Rainy Glacier 1000 (2011 Version)
warning, includes some exaggeration!
by Ken Bonner
Randonneurs U.S.A. (RUSA) Regional Brevet Administrator (RBA) Susan France delights in encouraging brevet organizers to create challenging brevets. The Oregon Glacier 1000 is one of her favourite brevets for those who think a follow-chuck wagon is the only way to support a brevet.
The first time this one-way 1000k route from Troutdale, Oregon to Whitefish, Montana, Susan went all out. Full chuck wagon support! Unfortunately for future riders, Susan is not a ranch-hand wannabe (scraping up horse manure along the highway just does not come naturally to Susan); and, the campfire that became a full-fledged range fire were major factors in changing this to an unsupported 1000k challenge.
The word spread quickly (almost as fast as a range fire! J) and the members of the Oregon Randonneurs found other things to do. Maybe work interfered, as the ride started on Wednesday morning. At any rate, only 5 out-of-state (out of their minds) randonneurs showed up at 5:00 a.m on wet roads. Spencer Klaassen from Missouri; Mike Richeson from Washington State; Thomas Russell, a survivor of the Alamo … California that is – and, a VanIsle 1200 veteran; Karel Strethoff from Montana – a Rocky Mountain 1200 vet; and yours truly from British Columbia.
By 11:00 a.m. on the first day, the temperature was up to a pleasant 75F/24C. By 1:00 p.m. it was in the mid-80s F and as we turned off the main north Columbia Highway in the late afternoon to start some serious climbing, the temperature rose to 90F/32C. My mantra was ‘at least it is not raining’, but that became a little thin as my Camelbak neared empty. The other two days were mostly sunny, with many threatening black clouds and roads sometimes pooled with water, but no rain on our heads.
For those who might want to ride the Glacier 1000 sometime in the future, there are several highlights:
- South side of the Columbia Gorge with its many vistas and spectacular waterfalls
- The many long and fast downhills with little traffic – of course, one does need to climb to enjoy the downhills. In my mind, the best downhill was the second major downhill after the climb out of Plains, Montana. At least 3-4k of 50 mph/80kph downhill into a valley down a gently curving 6-7% grade with NO traffic at that moment! I paid for the fun with a monster head-wind for the rest of the ride to the finish, but it was worth it!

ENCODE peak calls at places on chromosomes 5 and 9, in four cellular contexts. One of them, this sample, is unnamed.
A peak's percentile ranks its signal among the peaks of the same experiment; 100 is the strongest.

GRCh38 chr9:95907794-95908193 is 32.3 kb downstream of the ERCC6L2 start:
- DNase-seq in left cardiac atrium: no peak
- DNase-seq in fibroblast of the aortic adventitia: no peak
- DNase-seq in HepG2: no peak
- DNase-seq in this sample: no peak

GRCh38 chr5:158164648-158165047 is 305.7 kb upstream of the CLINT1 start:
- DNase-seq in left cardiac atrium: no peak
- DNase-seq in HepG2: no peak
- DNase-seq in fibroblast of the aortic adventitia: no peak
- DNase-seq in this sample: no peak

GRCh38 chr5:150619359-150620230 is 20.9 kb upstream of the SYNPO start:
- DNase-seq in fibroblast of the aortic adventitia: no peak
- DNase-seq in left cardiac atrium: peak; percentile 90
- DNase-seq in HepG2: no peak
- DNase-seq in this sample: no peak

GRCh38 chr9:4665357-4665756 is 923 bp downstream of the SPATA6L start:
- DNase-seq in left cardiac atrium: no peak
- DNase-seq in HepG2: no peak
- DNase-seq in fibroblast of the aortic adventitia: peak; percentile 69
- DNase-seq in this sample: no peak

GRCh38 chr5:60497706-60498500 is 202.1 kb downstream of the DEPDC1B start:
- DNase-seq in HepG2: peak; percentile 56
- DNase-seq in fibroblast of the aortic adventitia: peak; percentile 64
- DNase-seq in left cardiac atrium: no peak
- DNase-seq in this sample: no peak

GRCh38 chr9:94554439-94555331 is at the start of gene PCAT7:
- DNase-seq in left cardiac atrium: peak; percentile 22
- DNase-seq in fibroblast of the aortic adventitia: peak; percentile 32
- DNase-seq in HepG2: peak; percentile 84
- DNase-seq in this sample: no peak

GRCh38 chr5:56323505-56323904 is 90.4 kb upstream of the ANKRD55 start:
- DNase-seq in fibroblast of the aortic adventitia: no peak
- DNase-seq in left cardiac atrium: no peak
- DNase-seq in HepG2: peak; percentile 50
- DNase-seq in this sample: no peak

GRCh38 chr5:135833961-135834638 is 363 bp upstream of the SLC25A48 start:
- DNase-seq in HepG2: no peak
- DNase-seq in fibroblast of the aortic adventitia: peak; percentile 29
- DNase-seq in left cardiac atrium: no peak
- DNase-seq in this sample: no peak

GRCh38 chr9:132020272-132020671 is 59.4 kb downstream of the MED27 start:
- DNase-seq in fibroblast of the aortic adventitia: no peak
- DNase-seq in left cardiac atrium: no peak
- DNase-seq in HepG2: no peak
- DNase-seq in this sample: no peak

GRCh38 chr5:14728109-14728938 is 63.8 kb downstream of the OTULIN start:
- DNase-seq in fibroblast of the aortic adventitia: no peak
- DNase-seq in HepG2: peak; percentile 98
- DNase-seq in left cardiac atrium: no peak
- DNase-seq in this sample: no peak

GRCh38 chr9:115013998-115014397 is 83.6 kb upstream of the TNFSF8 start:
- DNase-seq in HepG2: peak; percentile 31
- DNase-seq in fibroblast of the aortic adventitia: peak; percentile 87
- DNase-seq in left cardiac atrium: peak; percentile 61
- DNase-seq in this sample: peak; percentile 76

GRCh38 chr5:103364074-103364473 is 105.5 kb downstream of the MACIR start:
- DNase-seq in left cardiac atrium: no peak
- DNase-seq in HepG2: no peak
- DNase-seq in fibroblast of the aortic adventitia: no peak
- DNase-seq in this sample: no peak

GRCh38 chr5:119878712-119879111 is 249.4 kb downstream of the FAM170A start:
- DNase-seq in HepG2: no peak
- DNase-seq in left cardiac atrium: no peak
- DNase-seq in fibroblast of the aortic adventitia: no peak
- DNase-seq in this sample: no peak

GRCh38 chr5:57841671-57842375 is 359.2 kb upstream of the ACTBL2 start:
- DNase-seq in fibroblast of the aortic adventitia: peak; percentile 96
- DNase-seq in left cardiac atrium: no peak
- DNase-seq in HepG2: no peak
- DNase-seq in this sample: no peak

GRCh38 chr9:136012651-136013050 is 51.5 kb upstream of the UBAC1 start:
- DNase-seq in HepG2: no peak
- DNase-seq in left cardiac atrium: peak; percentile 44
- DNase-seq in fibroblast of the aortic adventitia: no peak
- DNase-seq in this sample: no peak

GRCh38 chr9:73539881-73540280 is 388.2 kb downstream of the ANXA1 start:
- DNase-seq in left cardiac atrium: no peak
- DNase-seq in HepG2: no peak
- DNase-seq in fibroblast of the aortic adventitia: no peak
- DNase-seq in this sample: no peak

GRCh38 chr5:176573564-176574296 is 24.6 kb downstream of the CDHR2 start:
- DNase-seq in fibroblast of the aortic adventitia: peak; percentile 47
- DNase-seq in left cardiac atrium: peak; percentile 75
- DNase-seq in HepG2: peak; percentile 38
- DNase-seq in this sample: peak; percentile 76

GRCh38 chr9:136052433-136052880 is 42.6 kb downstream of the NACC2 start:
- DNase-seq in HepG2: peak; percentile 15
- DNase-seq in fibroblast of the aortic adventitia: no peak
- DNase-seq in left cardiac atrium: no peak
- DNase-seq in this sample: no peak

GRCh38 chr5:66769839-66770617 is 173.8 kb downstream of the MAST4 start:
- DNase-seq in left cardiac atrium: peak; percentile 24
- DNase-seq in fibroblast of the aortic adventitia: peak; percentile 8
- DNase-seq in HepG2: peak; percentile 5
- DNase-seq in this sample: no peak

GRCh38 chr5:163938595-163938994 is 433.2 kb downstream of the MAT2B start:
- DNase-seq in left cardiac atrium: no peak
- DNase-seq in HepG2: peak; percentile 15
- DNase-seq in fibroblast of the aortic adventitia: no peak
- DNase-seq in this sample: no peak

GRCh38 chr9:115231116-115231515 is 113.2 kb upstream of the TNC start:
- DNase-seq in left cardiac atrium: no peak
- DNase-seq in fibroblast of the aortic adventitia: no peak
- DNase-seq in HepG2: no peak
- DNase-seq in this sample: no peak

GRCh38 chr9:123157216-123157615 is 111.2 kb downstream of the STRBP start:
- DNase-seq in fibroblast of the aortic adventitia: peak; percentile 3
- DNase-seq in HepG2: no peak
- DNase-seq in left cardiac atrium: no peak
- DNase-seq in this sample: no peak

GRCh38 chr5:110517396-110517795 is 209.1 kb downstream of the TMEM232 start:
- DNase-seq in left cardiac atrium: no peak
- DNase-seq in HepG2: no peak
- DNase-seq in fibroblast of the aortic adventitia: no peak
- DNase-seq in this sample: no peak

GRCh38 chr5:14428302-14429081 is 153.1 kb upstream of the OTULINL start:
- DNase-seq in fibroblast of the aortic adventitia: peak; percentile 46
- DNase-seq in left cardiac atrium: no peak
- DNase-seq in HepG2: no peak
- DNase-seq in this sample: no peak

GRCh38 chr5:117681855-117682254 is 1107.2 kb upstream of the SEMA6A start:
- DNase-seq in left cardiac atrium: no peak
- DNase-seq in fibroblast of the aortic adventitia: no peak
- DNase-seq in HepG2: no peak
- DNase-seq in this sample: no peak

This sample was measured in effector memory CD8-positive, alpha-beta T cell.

- Strong tailwinds along the 2nd 100k of the brevet along the Columbia Gorge, and then again from Thompson Falls, Montana to Plains, Montana … which came after a 20 mile/32k drop from 4800 foot Thompson Pass.
- And finally, the 54 mile/90k long Trails of the Coeur d’Alenes – wide and paved, (and flat, except for the 700 foot drop in 10k from the start and the unique bridge over the lake) all the way to the overnight in Kellogg or Wallace Idaho.
Riders flew back home; took the train; cycled (Karel lives in Missoula, Montana and was going to ride the Highway to the Sun on his way home). I rented a car which would take my bike to get back to Troutdale. The car turned into a bright red 4 wheel drive Sierra Pick-Up! Seeing this as an opportunity to act like one of the ‘good ol’ boys’ who harass cyclists on the highways and bi-ways, I found a supply of empty beer cans to throw at cyclists I passed, but unfortunately I saw no cyclists! I did get my deposit for the beer cans in TroutdaleJ
Almost like riding BMB, I finished Friday evening, was on the road at 9:00 a.m. Saturday driving back to drop the pickup rental at the Portland airport; cycle back 13 miles to Troutdale to pack everything in my van and headed out at sunset for the Tsawwassen Ferry. Arrived Sunday morning in time for the 7:00 a.m. ferry.
Go to: (link to Oregon Randonneurs) Results
July 27, 2011